Lin-Manuel Miranda Explains the Very Reasonable Logic Behind Choosing Jon M. Chu To Direct ‘In the Heights’

Lead Photo: Art by Stephany Torres for Remezcla
Art by Stephany Torres for Remezcla
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The debate has been changing in Hollywood about who should be able to tell certain stories. Should Steven Spielberg be the filmmaker remaking West Side Story since the narrative focuses so much on Puerto Rican characters? Should a white director like Tate Taylor have been the one tapped to helm The Help about the experience of black maids in 1960s Mississippi? Or should a white author like Kathryn Stockett have even written the book from which the film was adapted in the first place?

The same goes for the Latino-centric film version of In the Heights, which is being directed by an Asian American filmmaker instead of a Latino. Broadway superstar Lin-Manuel Miranda, who wrote the music and lyrics for the original stage play, says he chose Jon M. Chu (Crazy Rich Asians) for the film adaptation of In the Heights because he “understood the first-generation immigrant experience in a lived-in way” much like Miranda.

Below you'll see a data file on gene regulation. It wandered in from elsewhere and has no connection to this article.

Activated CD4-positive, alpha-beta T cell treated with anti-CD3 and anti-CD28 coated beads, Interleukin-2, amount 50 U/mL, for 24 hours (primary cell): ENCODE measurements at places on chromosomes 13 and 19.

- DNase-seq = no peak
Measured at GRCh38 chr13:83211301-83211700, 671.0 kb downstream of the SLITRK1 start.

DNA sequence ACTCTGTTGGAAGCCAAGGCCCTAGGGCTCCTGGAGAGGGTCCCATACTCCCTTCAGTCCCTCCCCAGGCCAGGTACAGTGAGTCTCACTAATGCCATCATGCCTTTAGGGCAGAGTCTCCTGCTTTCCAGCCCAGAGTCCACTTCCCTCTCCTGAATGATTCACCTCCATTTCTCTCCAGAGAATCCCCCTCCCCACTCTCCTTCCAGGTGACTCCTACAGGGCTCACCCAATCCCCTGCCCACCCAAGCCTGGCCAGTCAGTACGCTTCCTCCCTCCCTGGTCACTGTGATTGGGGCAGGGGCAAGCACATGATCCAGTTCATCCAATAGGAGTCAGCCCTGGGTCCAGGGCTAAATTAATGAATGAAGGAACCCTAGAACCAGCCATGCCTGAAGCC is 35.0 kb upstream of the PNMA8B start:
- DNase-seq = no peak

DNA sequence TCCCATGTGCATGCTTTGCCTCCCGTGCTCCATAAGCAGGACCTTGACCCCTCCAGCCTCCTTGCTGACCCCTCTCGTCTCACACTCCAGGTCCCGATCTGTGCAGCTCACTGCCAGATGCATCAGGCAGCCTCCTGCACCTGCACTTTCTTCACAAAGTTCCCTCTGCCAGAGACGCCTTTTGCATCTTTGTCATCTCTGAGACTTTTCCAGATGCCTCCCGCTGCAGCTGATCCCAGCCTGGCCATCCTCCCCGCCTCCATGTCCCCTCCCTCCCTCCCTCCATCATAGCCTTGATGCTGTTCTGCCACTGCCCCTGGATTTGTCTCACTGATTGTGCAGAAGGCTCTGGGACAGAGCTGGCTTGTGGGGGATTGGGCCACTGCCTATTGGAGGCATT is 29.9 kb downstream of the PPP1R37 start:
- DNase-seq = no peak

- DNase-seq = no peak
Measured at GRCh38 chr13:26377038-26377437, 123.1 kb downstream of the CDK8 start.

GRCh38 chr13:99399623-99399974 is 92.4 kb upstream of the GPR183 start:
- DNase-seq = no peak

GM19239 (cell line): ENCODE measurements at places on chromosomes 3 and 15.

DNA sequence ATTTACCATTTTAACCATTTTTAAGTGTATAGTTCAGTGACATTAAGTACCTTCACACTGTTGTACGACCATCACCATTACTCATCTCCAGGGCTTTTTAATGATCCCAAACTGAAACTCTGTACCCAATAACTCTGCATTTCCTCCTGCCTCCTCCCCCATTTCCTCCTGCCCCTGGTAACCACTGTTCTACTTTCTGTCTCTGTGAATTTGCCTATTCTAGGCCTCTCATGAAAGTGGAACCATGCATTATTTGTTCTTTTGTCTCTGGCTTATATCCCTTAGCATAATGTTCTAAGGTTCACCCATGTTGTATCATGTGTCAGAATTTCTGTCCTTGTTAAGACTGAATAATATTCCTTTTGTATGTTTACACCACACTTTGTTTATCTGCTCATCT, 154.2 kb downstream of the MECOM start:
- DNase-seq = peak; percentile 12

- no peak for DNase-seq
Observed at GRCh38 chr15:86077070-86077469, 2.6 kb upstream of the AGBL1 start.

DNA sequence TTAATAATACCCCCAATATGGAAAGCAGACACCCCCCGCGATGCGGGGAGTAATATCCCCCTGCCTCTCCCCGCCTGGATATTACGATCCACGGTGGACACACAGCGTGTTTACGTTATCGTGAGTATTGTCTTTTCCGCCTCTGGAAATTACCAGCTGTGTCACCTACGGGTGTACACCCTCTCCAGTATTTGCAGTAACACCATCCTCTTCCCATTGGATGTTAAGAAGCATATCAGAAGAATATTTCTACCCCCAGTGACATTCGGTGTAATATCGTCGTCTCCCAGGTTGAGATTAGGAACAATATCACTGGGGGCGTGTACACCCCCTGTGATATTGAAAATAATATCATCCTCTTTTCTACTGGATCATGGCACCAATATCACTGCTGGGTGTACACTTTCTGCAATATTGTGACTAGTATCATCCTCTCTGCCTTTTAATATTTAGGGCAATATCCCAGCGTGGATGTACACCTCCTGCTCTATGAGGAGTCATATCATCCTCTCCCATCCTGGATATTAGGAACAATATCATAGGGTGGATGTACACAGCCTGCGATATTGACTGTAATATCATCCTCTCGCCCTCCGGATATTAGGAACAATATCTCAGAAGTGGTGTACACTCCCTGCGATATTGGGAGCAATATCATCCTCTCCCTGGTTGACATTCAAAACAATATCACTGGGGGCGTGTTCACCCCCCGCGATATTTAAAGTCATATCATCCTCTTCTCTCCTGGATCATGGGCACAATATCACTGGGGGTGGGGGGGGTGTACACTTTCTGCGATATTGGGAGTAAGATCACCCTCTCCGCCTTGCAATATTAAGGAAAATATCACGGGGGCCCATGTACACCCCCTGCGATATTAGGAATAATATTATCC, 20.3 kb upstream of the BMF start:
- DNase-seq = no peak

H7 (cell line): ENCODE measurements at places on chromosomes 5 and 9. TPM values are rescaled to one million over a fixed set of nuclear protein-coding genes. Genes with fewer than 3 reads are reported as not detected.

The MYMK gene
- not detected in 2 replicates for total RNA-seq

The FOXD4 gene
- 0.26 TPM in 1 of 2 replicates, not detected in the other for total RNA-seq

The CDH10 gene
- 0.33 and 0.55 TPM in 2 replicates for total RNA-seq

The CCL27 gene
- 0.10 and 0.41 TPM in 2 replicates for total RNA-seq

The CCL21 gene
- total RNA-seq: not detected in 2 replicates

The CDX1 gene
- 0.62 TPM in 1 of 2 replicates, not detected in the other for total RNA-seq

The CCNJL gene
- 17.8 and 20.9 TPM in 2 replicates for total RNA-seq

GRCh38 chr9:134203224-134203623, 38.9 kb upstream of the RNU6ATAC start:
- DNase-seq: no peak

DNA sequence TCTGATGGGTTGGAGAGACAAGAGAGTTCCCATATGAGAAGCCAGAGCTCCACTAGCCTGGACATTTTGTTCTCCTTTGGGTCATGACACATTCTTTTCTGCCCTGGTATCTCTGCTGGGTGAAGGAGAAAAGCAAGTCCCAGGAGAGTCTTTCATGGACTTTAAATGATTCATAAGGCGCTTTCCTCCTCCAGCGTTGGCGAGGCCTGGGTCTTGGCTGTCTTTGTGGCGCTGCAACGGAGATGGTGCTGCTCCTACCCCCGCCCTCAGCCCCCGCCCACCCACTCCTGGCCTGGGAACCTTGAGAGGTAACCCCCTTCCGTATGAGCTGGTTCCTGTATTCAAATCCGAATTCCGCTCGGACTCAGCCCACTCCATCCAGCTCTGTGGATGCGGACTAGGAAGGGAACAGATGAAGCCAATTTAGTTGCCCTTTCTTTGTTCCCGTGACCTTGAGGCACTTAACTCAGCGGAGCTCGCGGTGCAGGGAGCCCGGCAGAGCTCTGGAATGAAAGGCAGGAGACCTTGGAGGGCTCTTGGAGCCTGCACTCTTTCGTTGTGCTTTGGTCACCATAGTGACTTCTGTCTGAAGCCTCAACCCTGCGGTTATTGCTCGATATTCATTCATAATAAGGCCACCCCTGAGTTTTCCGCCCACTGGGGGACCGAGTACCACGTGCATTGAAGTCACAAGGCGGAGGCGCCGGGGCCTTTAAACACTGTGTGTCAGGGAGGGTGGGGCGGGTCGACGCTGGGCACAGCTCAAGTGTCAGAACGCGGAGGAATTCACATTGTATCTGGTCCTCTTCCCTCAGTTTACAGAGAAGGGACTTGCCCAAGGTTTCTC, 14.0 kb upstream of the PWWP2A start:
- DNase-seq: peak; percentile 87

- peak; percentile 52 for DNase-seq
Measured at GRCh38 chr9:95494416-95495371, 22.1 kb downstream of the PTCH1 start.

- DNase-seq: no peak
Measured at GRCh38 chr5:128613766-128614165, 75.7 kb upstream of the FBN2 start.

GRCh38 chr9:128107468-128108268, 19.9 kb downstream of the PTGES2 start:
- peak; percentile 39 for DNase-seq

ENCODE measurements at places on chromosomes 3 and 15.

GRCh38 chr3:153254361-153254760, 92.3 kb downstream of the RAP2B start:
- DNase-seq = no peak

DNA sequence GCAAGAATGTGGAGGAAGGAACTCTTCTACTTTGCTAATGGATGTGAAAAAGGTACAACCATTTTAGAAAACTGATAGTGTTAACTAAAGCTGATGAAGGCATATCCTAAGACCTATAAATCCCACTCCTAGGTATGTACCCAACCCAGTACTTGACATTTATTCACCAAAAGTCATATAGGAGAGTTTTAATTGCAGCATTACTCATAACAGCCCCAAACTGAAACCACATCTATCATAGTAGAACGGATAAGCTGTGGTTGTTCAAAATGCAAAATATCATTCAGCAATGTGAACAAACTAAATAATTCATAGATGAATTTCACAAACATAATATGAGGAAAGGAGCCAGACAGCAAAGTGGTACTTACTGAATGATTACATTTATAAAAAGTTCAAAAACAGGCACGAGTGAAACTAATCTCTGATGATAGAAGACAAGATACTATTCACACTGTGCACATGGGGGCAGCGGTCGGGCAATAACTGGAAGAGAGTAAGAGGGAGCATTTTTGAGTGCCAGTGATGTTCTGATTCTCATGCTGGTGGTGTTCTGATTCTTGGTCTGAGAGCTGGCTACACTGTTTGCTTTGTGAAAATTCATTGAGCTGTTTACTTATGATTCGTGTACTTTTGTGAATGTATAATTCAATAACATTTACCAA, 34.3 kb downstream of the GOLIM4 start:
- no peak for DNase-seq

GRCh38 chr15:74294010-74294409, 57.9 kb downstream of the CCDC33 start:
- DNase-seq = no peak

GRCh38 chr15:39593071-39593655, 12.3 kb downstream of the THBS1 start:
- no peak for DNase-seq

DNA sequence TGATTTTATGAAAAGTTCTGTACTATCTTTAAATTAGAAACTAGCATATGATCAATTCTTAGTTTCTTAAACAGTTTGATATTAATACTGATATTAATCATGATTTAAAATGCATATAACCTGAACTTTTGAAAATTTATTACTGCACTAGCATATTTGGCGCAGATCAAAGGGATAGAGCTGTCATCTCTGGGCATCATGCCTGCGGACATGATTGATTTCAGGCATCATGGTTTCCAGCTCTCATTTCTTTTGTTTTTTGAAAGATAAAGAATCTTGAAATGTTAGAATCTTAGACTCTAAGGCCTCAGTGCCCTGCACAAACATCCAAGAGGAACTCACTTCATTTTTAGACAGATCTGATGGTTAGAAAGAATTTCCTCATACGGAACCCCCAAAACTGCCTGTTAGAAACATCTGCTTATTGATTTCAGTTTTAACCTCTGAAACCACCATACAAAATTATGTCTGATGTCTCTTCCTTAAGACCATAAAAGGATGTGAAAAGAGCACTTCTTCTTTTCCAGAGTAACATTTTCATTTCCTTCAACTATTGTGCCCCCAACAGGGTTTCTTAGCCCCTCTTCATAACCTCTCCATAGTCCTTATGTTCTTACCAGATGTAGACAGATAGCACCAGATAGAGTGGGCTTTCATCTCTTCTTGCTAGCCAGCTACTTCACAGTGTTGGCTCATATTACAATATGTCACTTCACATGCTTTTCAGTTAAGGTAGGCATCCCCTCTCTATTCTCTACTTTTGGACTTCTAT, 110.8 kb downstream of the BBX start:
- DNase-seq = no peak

“We met with lots of directors for [In the Heights],” Miranda tells Remezcla during a recent interview. “[Jon] understood the struggle in a very tactile way. That transcended Latino vs. non-Latino.”

Like Miranda, Chu is a first-generation American whose family started their own small businesses and raised a large family. Miranda said that influenced In the Heights as much as anything else.

“[Jon] understood the nuance of when your parents make miracles happen,” Miranda says. “They did the hardest part. They came here not speaking the language. They made a way where there was no way. He understood that on a bone level.”

Miranda agrees that it’s natural for audiences to want to “see more people… tell their own stories.” That’s what initially attracted him to In the Heights.

“I don’t think anyone’s against that,” he says. “In the Heights exists because I wanted to see a musical where Latinos got to tell their own stories without crime or drugs at the center. That just straight up didn’t exist when I was growing up. I wanted to create what was missing. I think that dialogue is about people being allowed to create what’s missing and being supported in doing that.”